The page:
Common Home Safety Hazards and How to Fix Them

feet in a shower on the wet floor
  • 1-10 hours
  • Intermediate
  • 0-500

Not surprisingly, the vast majority of accidents happen at home. It is, after all, where we often spend copious amounts of time.

If you know what to look for, you can put your DIY skills to work to reduce home hazards and create a safer space.

1. Slippery Shower

Just add soap and water to create a recipe for slips. Bathtubs and showers are one of the most common places for falls, so take the time to focus your home safety efforts on this area. Install hand grips inside and outside the shower.

For elderly or unstable residents, also include a removable or fixed bench. On the shower or bath floor, use sticky mats or decals that provide traction for feet. Also make sure the area outside the shower is safe with a grippy shower mat and towel racks within easy reach.

2. Tripping Hazards

person tripping on rug in living room

Other areas of the home also contribute to the risk of falls. For example, rugs should be taped down, anchored on all sides with furniture, or removed altogether. In closets, organize the space so items are within reach.

When it is necessary to get to the top shelves, keep a sturdy step ladder nearby to handle the task. Address areas around the home with elevation changes and add safety handles for doorways into and out of the home or garage.

3. Stairways

Start by putting a secure baby gate at the top and bottom of any staircases in homes with small children. Ensure the safety of stairways inside and outside the home by checking treads, the durability of step materials, and handrails.

Add rails if needed, enhance lighting for visibility, and provide a slip-free surface.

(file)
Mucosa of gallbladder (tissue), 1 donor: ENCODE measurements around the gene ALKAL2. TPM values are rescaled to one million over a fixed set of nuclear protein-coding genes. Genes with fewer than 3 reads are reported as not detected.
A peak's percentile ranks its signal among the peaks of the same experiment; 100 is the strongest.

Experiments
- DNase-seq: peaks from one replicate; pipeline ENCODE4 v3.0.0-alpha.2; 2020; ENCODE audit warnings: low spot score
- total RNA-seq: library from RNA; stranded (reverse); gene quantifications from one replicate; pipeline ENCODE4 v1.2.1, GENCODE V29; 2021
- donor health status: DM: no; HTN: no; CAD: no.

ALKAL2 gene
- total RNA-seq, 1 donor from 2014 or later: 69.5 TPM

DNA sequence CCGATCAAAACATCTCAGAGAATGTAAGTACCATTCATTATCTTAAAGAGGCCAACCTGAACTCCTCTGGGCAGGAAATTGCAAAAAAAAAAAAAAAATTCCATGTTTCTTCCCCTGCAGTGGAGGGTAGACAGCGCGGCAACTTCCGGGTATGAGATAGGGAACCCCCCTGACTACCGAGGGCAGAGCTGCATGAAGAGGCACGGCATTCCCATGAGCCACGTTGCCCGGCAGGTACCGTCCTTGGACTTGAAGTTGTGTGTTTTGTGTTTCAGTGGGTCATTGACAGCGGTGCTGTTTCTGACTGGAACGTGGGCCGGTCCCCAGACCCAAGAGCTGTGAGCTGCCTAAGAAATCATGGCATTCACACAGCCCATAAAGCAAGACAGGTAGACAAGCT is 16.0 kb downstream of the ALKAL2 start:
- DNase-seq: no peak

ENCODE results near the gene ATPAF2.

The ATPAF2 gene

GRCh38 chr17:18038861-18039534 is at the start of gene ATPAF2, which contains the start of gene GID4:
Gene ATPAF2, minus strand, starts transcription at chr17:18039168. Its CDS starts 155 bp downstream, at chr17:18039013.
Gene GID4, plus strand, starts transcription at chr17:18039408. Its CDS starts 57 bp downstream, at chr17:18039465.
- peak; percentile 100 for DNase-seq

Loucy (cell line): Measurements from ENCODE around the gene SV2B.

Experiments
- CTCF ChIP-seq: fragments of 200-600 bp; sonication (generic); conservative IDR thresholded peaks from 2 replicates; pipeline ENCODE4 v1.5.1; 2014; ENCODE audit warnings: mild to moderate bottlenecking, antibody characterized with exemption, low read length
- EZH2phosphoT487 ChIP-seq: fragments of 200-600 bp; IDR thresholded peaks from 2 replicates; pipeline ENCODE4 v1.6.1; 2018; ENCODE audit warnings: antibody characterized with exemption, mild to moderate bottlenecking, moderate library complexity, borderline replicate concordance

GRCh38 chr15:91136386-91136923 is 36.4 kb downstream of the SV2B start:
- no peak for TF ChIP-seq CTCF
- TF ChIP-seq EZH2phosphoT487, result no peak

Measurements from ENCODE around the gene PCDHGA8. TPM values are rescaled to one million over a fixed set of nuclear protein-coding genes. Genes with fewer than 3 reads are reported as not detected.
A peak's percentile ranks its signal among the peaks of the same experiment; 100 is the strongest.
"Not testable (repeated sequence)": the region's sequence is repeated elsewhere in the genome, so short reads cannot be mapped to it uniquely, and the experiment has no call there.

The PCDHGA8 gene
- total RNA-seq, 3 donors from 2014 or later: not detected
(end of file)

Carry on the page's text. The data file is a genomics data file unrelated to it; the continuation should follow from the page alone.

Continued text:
4. Decks

warped deck board poking up

Wood has the potential to warp, crack, splinter, and rot so it’s important to check decking frequently for any safety concerns. Again check the stairs and railings. Use a planer on elevated edges of wood planks.

Sand and stain or paint the deck every few years. Also check the deck covering, whether it’s a pergola, roof, or other material. Make sure it’s safe and unlikely to fall.

5. Cracked Cement

Walkways, driveways, and patios made from cement can crack and create tripping hazards. Fill small cracks with epoxy. Larger gaps may need to be ground down with an angle grinder before filling the space.

6. Poisoning

Chemicals and medicines inside and outside the house are a concern, particularly for curious children. Installing locks on cupboards or using locking cabinets are good options.

You can also rely on top shelves children cannot reach, even if they’re climbers. Always leave chemicals in their original, clearly-labeled containers.

7. Fires

To avoid chimney fires from fireplaces and wood-burning stoves, inspect your chimney for cracks and clean each year. Never leave open flames unattended, including those in outside fire pits and on the stovetop.

Install a fire extinguisher in the kitchen, garage, and near any other fire sources inside the home.

Candles are a common source of fires, so switch to LED candles instead. Also monitor your holiday tree for moisture and never leave your tree plugged in at night or while you’re away from home.

LED candles

8. Drowning

Pools are the greatest risk for drownings. Always use a locking gate for underground pools. For above-ground pools, never leave children unattended and always remove the ladder that provides easy access.

Never leave a bathtub full of water in a home with children and stay within an arm’s reach if they’re in the bath.

9. Scalding

Water heaters are equipped with temperature control for a few reasons. One is so you can turn it down when you plan to be out of town. The other is to keep the water from getting too hot.

Reduce the risk of water burns by keeping water heaters at 130-140 degrees. Burns can still occur at these temperatures, but you’ll have more time to respond than at higher temps where scalding happens within seconds.

10. Construction Mistakes

While it’s well-reported that older homes can cause health issues from unsafe materials like asbestos or lead paint (both should be dealt with btw), even on new construction, you may find there are some safety hazards.

Before you take ownership of your new home, having a professional inspection can divert a lot of future headaches. Your inspector can point out issues that could affect water or air quality, as well as electrical and other safety issues.